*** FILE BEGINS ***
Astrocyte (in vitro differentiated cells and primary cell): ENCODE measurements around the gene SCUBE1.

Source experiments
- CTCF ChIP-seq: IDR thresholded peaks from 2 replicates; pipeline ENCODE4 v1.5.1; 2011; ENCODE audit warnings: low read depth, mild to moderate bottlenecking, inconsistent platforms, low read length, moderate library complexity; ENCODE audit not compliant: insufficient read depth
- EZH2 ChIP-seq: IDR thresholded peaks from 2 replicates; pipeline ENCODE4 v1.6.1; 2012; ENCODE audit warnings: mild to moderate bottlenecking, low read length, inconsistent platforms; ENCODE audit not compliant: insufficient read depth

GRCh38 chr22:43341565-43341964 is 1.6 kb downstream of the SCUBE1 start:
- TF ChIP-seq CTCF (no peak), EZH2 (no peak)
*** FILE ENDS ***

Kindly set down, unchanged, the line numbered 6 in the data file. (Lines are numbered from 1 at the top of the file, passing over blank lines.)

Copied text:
- TF ChIP-seq CTCF (no peak), EZH2 (no peak)